Inside Edition today reported on a mother in California who recently had to shoot a stray dog that attacked her two daughters as they stood on their front lawn. The dog’s breed was believed to be a Boxer, but as ever, the breed is not what makes a dog potentially dangerous; the fact that the dog was free-roaming is. That’s why dangerous dog laws are so much more effective than breed-specific legislation (BSL). Dangerous dogs laws treat all irresponsible dog owners equally, increase penalties for irresponsible dog owners, and therefore act as an effective deterrent.
It should be noted, however, that neither type of legislation would have helped in this situation since the dog’s owner could not be located, but where dangerous dog laws leave off, Animal Control should pick up. Unfortunately, with Animal Controls across the country cutting back staff due to the economic downturn, there are potentially more free-roaming dogs out there. And as the Inside Edition story should show, with those cutbacks come consequences.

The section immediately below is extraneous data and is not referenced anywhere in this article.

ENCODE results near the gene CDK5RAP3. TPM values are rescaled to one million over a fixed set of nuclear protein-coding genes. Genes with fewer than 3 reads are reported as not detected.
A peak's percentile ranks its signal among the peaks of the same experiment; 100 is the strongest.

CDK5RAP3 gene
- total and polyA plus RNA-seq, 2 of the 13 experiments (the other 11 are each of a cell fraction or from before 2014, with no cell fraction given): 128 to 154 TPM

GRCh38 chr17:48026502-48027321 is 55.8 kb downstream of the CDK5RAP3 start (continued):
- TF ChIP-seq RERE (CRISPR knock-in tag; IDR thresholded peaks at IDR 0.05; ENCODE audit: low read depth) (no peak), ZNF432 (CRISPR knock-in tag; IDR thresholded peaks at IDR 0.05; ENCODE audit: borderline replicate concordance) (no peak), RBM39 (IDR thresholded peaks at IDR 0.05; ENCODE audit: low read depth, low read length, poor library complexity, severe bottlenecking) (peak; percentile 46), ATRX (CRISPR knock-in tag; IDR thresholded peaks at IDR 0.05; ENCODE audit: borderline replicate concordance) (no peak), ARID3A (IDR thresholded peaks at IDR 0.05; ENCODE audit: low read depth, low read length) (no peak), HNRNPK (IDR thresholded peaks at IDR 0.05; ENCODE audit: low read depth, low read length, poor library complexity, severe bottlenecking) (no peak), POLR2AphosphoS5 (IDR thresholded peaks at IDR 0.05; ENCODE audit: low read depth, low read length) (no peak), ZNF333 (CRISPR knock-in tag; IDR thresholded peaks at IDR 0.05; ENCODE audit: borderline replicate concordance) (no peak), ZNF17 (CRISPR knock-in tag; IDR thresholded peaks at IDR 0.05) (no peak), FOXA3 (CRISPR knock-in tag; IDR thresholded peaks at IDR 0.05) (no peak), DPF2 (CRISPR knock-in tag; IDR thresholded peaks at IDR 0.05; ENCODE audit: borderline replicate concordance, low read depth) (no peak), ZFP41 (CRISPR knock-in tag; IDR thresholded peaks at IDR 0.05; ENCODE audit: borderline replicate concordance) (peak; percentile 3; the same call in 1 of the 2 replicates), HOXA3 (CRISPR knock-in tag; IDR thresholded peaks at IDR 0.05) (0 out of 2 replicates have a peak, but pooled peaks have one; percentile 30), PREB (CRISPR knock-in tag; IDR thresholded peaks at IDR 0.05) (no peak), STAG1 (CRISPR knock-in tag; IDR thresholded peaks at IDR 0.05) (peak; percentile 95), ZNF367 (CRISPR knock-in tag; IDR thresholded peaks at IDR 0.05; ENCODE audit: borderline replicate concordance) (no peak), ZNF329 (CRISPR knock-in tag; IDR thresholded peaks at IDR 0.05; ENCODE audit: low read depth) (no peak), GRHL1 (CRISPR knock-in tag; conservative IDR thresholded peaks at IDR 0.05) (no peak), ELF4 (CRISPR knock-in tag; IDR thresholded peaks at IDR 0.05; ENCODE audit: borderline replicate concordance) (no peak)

When those who push BSL talk about safety as a reason to push BSL, though BSL has proven time and again to be ineffective in keeping communities safer, funny how they never seem to mention the need for more Animal Control enforcement, which would curb the number of free-roaming dogs. That’s because BSL is meant as a smokescreen to appease an ignorant public. Meanwhile, with BSL, the public is no more safe from free-roaming dogs, as the Inside Edition story illustrates.